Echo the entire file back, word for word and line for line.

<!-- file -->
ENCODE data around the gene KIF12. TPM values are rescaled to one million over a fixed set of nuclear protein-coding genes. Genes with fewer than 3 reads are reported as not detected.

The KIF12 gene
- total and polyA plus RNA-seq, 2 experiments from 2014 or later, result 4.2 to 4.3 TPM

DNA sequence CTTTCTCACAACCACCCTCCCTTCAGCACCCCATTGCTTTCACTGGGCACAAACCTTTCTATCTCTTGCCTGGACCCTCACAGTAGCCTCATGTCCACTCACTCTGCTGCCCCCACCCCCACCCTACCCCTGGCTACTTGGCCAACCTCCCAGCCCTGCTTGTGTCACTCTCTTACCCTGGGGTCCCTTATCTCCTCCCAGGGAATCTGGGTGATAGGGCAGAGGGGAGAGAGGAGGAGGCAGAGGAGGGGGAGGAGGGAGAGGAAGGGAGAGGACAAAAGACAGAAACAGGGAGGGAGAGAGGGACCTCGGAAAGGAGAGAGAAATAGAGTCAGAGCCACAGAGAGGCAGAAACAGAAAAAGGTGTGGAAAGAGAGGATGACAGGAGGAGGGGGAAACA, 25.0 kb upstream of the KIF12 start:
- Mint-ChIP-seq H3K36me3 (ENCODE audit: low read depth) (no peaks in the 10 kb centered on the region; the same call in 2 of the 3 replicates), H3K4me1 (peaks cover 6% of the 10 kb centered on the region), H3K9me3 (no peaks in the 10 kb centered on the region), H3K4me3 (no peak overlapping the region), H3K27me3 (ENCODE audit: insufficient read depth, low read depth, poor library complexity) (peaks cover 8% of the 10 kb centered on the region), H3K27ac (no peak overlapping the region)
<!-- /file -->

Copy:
ENCODE data around the gene KIF12. TPM values are rescaled to one million over a fixed set of nuclear protein-coding genes. Genes with fewer than 3 reads are reported as not detected.

The KIF12 gene
- total and polyA plus RNA-seq, 2 experiments from 2014 or later, result 4.2 to 4.3 TPM

DNA sequence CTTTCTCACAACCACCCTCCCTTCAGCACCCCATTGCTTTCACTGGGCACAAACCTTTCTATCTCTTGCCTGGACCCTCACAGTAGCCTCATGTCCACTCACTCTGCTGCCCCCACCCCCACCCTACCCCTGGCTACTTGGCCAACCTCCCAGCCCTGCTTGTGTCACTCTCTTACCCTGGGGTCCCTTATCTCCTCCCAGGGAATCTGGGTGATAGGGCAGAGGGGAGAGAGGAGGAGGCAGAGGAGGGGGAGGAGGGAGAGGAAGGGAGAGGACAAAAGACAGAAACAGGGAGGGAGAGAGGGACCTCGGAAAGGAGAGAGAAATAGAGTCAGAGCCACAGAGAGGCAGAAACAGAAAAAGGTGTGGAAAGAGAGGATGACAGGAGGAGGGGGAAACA, 25.0 kb upstream of the KIF12 start:
- Mint-ChIP-seq H3K36me3 (ENCODE audit: low read depth) (no peaks in the 10 kb centered on the region; the same call in 2 of the 3 replicates), H3K4me1 (peaks cover 6% of the 10 kb centered on the region), H3K9me3 (no peaks in the 10 kb centered on the region), H3K4me3 (no peak overlapping the region), H3K27me3 (ENCODE audit: insufficient read depth, low read depth, poor library complexity) (peaks cover 8% of the 10 kb centered on the region), H3K27ac (no peak overlapping the region)